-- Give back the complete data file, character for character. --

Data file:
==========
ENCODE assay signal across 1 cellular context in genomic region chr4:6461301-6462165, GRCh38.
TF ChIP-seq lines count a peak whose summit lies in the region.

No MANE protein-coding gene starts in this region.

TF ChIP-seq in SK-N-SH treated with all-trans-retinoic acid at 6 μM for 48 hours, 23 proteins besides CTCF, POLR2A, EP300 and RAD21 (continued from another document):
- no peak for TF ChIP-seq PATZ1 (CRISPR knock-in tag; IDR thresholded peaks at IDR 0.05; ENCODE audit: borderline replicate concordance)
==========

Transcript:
ENCODE assay signal across 1 cellular context in genomic region chr4:6461301-6462165, GRCh38.
TF ChIP-seq lines count a peak whose summit lies in the region.

No MANE protein-coding gene starts in this region.

TF ChIP-seq in SK-N-SH treated with all-trans-retinoic acid at 6 μM for 48 hours, 23 proteins besides CTCF, POLR2A, EP300 and RAD21 (continued from another document):
- no peak for TF ChIP-seq PATZ1 (CRISPR knock-in tag; IDR thresholded peaks at IDR 0.05; ENCODE audit: borderline replicate concordance)